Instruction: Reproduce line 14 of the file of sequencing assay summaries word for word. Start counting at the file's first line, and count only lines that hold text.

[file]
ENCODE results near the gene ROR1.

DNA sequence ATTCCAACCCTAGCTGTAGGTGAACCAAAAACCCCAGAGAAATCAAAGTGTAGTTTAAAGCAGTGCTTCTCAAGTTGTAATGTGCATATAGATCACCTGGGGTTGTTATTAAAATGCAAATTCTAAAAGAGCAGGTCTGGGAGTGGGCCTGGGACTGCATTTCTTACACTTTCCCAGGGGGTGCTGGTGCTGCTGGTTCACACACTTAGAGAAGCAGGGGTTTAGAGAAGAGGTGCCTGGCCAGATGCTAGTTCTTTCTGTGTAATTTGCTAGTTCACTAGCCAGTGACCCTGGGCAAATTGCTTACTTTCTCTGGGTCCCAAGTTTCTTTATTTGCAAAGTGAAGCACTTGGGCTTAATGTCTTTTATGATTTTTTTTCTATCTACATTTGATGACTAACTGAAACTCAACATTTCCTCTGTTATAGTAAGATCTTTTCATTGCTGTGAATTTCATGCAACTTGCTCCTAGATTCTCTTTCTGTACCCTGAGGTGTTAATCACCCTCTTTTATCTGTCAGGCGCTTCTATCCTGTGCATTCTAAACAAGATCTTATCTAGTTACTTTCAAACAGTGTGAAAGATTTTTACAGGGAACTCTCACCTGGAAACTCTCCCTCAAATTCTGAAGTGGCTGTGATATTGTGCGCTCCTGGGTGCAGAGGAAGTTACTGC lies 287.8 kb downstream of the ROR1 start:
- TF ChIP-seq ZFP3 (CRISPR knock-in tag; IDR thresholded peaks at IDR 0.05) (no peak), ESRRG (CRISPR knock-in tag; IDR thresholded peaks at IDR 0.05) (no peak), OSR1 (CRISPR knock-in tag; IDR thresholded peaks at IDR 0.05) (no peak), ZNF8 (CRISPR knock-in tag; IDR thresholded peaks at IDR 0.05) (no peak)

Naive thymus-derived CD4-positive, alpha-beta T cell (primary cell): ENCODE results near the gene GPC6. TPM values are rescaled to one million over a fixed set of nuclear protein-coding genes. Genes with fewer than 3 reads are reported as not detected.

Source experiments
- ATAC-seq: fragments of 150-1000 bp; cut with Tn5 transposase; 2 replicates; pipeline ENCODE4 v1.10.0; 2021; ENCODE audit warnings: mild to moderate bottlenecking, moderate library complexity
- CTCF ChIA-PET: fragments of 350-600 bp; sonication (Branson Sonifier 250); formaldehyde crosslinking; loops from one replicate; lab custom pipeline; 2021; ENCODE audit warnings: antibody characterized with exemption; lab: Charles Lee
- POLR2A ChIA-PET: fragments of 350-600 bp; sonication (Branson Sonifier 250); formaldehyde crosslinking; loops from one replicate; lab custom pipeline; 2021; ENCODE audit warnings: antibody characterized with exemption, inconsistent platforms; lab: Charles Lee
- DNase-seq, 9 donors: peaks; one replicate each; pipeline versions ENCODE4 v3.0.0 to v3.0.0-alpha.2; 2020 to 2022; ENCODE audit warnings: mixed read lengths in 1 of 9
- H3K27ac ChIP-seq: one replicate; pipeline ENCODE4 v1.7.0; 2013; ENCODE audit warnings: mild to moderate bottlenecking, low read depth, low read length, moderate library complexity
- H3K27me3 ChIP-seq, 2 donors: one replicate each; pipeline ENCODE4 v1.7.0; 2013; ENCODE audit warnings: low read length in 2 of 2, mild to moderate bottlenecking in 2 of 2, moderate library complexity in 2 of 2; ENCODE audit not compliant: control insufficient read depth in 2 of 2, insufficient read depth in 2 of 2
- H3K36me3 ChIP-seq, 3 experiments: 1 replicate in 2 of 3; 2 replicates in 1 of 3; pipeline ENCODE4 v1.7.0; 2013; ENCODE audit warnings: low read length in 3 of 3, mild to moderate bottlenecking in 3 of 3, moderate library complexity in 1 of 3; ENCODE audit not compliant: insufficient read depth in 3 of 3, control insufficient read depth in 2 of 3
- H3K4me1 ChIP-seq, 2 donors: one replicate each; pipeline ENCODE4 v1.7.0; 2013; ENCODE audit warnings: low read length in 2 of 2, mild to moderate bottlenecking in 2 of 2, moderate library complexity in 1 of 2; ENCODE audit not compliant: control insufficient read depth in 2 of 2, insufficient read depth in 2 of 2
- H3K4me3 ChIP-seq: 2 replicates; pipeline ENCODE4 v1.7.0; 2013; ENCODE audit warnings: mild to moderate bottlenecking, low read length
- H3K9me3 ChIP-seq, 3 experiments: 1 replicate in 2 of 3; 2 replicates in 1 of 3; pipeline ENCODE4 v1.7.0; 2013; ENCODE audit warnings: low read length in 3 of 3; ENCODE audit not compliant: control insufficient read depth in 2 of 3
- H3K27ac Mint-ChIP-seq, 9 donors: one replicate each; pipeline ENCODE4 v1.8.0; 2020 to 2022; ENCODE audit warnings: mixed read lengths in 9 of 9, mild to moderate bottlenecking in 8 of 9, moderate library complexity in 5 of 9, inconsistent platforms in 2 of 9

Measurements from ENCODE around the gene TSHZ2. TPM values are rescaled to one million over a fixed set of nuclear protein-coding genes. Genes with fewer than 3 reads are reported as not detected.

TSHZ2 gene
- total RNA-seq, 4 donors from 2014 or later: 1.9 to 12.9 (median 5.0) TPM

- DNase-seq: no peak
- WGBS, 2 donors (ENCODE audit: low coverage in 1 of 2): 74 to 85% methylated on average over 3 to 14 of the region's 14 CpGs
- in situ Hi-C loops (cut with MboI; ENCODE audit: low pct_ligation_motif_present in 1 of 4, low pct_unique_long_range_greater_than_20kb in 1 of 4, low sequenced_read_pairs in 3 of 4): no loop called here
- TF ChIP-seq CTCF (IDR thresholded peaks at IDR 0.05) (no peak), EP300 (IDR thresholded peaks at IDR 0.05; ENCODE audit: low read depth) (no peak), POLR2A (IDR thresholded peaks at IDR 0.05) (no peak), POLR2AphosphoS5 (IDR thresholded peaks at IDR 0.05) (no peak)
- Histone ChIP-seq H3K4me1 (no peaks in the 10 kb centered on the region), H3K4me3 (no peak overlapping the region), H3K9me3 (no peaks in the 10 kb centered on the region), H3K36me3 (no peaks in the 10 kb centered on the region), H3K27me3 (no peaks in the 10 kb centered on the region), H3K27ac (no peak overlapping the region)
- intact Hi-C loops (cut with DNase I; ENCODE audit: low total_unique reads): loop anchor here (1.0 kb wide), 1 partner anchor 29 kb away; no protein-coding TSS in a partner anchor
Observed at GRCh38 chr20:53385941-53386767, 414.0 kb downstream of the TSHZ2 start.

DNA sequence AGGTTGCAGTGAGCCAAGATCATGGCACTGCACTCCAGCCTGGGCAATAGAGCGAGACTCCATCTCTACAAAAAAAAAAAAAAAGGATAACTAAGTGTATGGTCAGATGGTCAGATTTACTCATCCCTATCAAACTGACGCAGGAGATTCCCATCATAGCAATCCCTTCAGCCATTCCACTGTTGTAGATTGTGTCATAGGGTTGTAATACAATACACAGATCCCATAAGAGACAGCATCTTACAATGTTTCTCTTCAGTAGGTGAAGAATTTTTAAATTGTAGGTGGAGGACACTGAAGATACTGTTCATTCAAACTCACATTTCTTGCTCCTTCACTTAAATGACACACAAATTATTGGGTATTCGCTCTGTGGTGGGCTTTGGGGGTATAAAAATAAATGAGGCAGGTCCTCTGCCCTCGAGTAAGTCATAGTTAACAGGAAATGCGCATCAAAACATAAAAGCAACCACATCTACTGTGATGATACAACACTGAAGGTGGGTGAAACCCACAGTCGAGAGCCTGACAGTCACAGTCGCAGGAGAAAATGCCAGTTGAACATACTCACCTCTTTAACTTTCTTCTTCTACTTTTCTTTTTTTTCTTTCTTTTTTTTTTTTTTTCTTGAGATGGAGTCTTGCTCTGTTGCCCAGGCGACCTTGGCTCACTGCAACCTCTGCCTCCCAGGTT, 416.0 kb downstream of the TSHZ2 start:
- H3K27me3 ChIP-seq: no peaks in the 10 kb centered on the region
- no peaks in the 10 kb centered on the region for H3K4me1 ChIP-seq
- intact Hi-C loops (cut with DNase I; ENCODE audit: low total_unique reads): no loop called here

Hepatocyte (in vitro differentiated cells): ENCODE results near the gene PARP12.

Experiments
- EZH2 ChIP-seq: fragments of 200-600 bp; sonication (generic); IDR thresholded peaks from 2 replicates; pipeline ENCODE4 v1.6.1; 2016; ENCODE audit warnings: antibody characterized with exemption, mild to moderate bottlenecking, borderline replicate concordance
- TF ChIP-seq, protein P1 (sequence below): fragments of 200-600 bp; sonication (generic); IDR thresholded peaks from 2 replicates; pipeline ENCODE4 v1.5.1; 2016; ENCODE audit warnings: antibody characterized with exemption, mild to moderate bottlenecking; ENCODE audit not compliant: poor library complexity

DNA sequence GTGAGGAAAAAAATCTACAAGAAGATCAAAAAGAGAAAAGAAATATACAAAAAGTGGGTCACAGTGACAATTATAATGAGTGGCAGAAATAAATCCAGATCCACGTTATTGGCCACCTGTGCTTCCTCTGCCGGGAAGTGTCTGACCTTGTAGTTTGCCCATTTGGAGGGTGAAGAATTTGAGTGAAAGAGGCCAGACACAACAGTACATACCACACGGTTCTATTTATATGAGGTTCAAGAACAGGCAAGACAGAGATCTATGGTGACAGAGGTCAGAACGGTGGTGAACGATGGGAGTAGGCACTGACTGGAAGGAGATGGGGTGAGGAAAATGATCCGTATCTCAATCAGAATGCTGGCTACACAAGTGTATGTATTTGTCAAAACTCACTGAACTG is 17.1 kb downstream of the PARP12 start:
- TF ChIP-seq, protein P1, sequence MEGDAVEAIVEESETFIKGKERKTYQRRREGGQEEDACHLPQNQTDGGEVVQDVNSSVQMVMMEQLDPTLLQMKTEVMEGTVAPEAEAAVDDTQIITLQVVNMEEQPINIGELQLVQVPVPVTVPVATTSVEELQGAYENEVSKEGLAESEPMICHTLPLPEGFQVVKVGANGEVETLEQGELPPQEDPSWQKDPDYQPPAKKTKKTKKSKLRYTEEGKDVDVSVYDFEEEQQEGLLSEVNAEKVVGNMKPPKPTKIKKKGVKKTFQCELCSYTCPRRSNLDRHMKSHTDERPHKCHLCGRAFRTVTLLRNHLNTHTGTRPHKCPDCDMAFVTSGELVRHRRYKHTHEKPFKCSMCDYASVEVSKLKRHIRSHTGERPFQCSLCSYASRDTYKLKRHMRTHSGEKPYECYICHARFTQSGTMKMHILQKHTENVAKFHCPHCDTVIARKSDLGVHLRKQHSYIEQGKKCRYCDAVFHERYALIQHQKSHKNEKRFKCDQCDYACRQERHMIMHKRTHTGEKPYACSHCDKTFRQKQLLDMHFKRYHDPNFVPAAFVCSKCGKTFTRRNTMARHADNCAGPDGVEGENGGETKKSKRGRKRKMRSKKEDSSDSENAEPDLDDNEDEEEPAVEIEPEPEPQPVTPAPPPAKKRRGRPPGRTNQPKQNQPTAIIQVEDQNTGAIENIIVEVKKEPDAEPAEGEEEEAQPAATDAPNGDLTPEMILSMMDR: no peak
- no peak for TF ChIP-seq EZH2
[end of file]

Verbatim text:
- H3K4me3 ChIP-seq: 2 replicates; pipeline ENCODE4 v1.7.0; 2013; ENCODE audit warnings: mild to moderate bottlenecking, low read length